UAW Dismisses Ford Offer, Says Automakers Must ‘Get Real’

The union files unfair labor practice complaints against General Motors and Stellantis with less than two weeks before its national contracts with the Detroit Three expire.

Joseph Szczesny

September 1, 2023

5 Min Read
UAW practice picket Louisville KY
UAW members hold “practice picket” as contract talks with Detroit 3 continue.UAW

UAW President Shawn Fain is brushing aside Ford’s offer of a 9% pay increase, saying the company’s contract proposal requires concessions and does nothing to address key union demands on pensions, temporary workers and wage tiers.

At the same time, the UAW has filed unfair labor practice complaints with the National Labor Relations Board against General Motors and Stellantis, stating neither manufacturer has made a serious contract offer since the talks opened in July.

“I still believe there is time” before the contracts for 146,000 union members expire at 11:59 p.m. on Sept. 14, but the companies must “get real” with their proposals, Fain tells union members during a live appearance on Facebook. “The Big Three have a simple playbook when it comes to bargaining, that can be summed up in three words: delay, delay and delay,” he says.

Full-time permanent Ford employees at the top wage rate could be paid $98,000 – from wages, cost-of-living adjustment bonus, ratification bonus, profit sharing and overtime – in the first year alone, according to Ford CEO Jim Farley.

“Overall, this offer is significantly better than what we estimate workers earn at Tesla and foreign automakers operating in the U.S.,” Farley says in a statement. Estimates are the UAW’s demands could raise labor costs for each automaker by as much as $80 billion over the four years of the contract.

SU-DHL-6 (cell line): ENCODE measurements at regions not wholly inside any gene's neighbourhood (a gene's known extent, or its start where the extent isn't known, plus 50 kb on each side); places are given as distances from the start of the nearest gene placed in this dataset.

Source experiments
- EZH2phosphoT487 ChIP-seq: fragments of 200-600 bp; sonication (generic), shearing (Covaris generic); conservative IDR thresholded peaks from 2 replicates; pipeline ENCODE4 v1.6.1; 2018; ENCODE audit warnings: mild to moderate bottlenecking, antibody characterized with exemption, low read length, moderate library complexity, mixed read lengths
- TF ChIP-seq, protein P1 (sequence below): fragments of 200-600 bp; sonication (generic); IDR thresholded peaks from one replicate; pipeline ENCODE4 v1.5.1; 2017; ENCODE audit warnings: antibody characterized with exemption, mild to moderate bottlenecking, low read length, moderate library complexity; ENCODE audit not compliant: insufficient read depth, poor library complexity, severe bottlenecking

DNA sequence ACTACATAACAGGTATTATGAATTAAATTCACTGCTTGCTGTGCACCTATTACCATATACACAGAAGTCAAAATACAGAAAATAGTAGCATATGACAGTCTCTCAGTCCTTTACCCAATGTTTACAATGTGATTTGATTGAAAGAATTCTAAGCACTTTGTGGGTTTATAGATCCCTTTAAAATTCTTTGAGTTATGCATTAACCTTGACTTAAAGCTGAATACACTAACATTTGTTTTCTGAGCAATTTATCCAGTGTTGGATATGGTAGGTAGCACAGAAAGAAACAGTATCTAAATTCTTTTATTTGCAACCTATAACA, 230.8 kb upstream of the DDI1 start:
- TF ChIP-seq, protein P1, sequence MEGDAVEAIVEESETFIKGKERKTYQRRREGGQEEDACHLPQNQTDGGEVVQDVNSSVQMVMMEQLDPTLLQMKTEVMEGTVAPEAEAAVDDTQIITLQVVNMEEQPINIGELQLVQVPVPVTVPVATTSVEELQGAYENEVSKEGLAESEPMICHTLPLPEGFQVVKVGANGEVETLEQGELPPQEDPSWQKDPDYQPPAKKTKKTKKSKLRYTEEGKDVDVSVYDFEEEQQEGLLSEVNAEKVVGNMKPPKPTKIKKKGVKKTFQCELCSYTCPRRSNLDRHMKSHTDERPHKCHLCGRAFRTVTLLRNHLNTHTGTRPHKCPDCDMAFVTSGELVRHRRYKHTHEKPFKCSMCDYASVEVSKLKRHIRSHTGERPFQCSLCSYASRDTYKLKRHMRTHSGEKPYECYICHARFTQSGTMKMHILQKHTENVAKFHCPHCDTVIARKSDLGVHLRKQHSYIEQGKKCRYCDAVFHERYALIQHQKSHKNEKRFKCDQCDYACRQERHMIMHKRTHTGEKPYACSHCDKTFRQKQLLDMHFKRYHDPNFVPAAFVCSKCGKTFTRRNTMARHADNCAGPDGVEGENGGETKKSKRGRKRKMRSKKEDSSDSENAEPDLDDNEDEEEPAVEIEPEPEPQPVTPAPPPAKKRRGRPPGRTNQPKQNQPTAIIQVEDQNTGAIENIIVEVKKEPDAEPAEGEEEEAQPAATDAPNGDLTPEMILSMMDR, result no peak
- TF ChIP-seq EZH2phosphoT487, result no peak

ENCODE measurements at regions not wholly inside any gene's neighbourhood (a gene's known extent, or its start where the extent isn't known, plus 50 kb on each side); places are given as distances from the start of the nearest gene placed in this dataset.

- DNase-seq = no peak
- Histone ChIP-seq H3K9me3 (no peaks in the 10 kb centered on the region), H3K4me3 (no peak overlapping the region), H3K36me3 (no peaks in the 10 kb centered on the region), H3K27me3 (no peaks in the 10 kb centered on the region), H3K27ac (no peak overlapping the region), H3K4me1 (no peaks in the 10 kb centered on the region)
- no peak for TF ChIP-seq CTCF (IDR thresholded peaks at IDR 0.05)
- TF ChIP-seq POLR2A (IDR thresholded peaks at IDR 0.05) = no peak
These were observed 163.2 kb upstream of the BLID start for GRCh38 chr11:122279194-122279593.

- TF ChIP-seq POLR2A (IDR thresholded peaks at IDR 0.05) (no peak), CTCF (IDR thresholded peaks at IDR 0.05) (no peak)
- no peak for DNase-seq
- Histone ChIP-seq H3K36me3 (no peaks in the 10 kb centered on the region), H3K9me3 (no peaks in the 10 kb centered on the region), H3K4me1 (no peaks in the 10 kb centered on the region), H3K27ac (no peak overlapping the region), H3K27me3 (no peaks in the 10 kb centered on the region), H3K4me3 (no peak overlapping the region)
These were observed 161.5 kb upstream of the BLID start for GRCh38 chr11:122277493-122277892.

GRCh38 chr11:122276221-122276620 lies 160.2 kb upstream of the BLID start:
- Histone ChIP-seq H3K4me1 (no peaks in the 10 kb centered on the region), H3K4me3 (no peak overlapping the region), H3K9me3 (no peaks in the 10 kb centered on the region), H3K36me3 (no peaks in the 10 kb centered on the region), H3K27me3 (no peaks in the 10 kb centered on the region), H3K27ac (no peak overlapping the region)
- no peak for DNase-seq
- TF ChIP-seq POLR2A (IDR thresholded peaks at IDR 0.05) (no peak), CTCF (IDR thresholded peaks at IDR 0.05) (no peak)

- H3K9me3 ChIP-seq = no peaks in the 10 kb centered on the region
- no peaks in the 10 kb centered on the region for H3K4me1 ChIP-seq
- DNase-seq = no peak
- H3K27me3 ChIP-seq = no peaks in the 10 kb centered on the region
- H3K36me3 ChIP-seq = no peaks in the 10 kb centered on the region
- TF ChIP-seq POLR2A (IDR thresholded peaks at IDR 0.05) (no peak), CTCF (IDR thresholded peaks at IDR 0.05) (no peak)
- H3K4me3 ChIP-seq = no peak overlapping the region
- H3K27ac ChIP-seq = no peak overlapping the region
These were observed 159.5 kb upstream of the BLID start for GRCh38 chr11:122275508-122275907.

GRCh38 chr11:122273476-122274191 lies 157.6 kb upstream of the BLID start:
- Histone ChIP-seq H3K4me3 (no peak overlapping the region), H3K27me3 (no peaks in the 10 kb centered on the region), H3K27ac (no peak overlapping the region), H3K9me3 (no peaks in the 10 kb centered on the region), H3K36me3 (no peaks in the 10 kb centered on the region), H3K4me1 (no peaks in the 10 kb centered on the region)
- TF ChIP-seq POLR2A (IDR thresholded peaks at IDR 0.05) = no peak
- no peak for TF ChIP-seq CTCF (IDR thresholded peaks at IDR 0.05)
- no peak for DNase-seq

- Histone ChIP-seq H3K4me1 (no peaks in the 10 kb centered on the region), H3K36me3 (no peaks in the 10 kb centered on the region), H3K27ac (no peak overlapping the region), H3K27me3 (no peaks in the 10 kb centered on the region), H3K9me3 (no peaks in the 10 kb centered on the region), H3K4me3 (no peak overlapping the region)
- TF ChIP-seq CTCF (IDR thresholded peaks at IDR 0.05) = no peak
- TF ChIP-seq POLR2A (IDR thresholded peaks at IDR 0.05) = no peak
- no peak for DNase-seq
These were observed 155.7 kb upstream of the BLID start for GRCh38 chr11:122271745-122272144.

“This would be an important deal for our workers, and it would allow for the continuation of Ford’s unique position as the most American automaker – and give us the flexibility we need within our manufacturing footprint to respond to customer demand as the industry transforms. This offer would also allow Ford to compete, invest in new products, grow and share that future success with our employees through profit sharing,” Farley says.

“We are committed to creating opportunity for every UAW worker to build a great career at Ford and to become a full-time permanent Ford employee with the good middle-class wages and benefits that come with it. Our offer fully eliminates wage tiers so all employees can achieve industry-leading wages, accelerates the grow-in period to reach the top wage rate by 25%, delivers a 20% raise for temporary employees and extends to temporary employees the same ratification bonus that permanent employees receive,” Farley adds.

The CEO, however, warns Ford “will not make a deal that would mortgage our future and would be harmful to everyone with a stake in Ford, including our valued UAW workers.”

UAW Shawn Fain.jpg

UAW Shawn Fain

Fain says Ford’s proposal does not address key union concerns. Wage tiers would remain in place for an additional six years under Ford’s proposal and continue to divide workers. The UAW’s proposal that new workers reach top wages in 90 days remains one of the union’s top demands.